One of reinsurance firm Everest Re’s in-force catastrophe bond tranches, a $200m Kilimanjaro Re Ltd. (Series 2014-1) Class B tranche of notes, has been downgraded and had its ratings placed on watch due to the aggregation of industry losses from recent hurricane events.
Rating agency Standard & Poor’s said that losses from hurricane Harvey definitely surpass the franchise deductible for this tranche of the Kilimanjaro Re 2015 cat bond and it expects that losses from hurricanes Irma and Maria will too, once their industry losses are clearer.
The catastrophe bond tranche provides Everest Re with retrocessional reinsurance on an annual aggregate basis covering U.S. named storms (including Puerto Rico) and U.S. earthquakes.
S&P has downgraded the rating on the Kilimanjaro Re Ltd. (Series 2014-1) Class B notes to ‘B-(sf)’ from ‘BB-(sf)’ and also placed the rating on CreditWatch Developing.
A developing situation it is, with these Kilimanjaro Re 2014-1 Class B cat bond notes being exposed to all three of the hurricanes that struck in the last few weeks.
Covered losses for the tranche are equal to the Property Claims Services (PCS) issued estimate of insurance and reinsurance industry losses from any qualifying catastrophe event, multiplied by a state specific payout factor.
In the case of hurricane Harvey and its impact on Texas, S&P said that the PCS initial loss estimate for this event is $15.9 billion, although we cannot confirm this as Artemis hasn’t seen the data.
With a reset payout factor of 2% and the majority of the losses said to have occurred in Texas, hurricane Harvey alone therefore gives a qualifying industry loss of somewhere up to $318 million. With a franchise deductible set at $110 million that means this event qualifies and begins aggregating the 2017 hurricane losses under this Kilimanjaro Re cat bond.
Hurricane Irma does not have an estimate as yet, but taking a $25 billion mid-point of some estimates and the Florida payout factor for the Kilimanjaro Re 2014-1 Class B notes of 1.27%, would give another $317 million of qualifying losses, well above the franchise deductible again.
Hurricane Maria though is where this could get interesting, as the payout factor for Puerto Rico post reset is 2.73%. So if hurricane Maria is say a $40 billion industry loss, so below the bottom of AIR’s estimate but above the top end of RMS’, that would give a $1.092 billion loss that qualified under the terms of this cat bond.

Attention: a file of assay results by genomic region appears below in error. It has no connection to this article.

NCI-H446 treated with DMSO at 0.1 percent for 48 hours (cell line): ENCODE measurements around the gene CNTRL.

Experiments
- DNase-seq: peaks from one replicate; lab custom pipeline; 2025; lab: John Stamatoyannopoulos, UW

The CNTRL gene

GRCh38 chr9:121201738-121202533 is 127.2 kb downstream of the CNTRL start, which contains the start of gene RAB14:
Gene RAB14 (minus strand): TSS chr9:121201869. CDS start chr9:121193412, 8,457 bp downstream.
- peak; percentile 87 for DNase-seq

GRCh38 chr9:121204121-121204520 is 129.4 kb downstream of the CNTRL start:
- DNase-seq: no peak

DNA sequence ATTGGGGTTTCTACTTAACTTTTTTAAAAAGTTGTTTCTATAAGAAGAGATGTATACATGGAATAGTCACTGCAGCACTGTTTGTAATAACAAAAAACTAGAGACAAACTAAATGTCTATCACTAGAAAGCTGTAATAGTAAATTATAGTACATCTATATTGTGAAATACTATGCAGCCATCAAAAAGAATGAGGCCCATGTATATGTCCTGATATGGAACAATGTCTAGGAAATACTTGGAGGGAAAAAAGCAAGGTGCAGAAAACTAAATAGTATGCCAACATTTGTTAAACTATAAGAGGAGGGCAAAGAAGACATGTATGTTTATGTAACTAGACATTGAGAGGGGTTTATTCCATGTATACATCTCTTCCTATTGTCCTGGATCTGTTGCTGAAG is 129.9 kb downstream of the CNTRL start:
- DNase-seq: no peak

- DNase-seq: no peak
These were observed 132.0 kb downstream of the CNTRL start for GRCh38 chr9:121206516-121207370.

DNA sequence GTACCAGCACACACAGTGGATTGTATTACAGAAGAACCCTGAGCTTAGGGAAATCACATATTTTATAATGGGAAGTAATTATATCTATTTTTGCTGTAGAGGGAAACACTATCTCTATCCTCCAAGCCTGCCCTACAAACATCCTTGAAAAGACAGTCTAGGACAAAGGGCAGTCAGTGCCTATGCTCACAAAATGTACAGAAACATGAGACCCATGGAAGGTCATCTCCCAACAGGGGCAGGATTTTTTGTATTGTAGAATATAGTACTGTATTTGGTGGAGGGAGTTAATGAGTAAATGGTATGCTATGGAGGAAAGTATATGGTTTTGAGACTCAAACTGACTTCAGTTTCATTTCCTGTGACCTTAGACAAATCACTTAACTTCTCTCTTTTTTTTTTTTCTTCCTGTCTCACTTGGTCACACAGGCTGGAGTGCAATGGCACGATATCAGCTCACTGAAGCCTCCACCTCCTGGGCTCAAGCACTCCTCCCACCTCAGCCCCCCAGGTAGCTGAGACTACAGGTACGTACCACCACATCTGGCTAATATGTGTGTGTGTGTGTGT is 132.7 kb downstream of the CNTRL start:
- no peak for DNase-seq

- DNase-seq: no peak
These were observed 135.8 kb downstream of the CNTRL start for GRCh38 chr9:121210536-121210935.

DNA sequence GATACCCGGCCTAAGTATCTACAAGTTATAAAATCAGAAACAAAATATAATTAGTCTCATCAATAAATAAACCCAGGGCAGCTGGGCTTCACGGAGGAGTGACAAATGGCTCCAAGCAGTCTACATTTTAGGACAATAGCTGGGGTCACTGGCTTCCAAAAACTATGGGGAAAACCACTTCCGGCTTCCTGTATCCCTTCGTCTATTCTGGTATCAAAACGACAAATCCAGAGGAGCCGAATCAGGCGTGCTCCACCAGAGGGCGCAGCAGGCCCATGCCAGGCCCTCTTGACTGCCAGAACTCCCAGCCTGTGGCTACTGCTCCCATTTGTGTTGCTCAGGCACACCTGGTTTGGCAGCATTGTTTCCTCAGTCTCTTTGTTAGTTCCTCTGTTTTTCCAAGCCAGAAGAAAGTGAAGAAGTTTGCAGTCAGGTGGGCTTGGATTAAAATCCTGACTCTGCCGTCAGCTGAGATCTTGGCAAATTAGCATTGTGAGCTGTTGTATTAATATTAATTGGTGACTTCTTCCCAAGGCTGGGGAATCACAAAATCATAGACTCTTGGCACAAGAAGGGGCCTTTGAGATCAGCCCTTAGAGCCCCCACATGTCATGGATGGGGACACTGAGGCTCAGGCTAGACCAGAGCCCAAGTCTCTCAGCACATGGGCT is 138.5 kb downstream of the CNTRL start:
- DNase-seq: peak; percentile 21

The trigger point for the Class B Kilimanjaro Re 2014-1 notes is set at $2 billion, so even using the figures above the qualifying losses would not get to the attachment point.
But this is an annual aggregate cat bond with some time to run until the end of the current risk period in April 2018, so any further landfalling U.S. hurricane activity this season could easily take the losses above the attachment point.
The notes also cover earthquakes across the United States, so any loss event from a quake could also add to the aggregation of losses under the terms of this Everest Re sponsored catastrophe bond.
This tranche of notes is not the riskiest aggregate tranche from Everest Re under the Kilimanjaro Re series of catastrophe bond deals.
The Kilimanjaro II Re Ltd. (Series 2017-1) Class A-1 and Kilimanjaro II Re Ltd. (Series 2017-2) Class A-2 tranches are much more risky, cover hurricanes in Puerto Rico as well as the U.S. mainland, and have a significantly higher expected loss.
The attachment point is roughly similar, but the payout factors for some states are almost double the percentages of the 2014-1 cat bond, hence the same level of industry loss reported by an agency such as PCS can result in a much higher qualifying loss figure.
At the moment, it looks like there Kilimanjaro II Re cat bond tranches would face qualifying losses of over a billion dollars just from hurricanes Harvey and Irma, so it looks like the size of the hurricane Maria loss could be all important as to whether they face a loss or not, as it will be for the 2014-1 notes as well.
The uncertainty surrounding the massive loss estimate range from the risk modelling firms will not be helping ILS investors and cat bond fund managers as they try to establish whether any of the Everest Re sponsored cat bonds will payout.
The 2017 Kilimanjaro II Re cat bonds were not rated, hence no reports from S&P related to them even though they are at greater risk of loss than the 2014-1 tranche of notes.
But the same goes for all of these tranches, as they are all now facing an aggregation of losses from hurricanes Harvey, Irma and Maria, which could threaten some of them directly, or simply erode the retention layer making losses more likely should any further catastrophe events qualify during the remainder of their current risk periods.
S&P said that it could lower the Kilimanjaro Re Series 2014-1 Class B notes rating if there are any further covered loss events or if the loss amounts reported by PCS are higher than anticipated.
At the same time it could raise the rating on the notes if the loss amounts are lower than anticipated or if there are no further covered events between now and the end of the cat bonds risk period.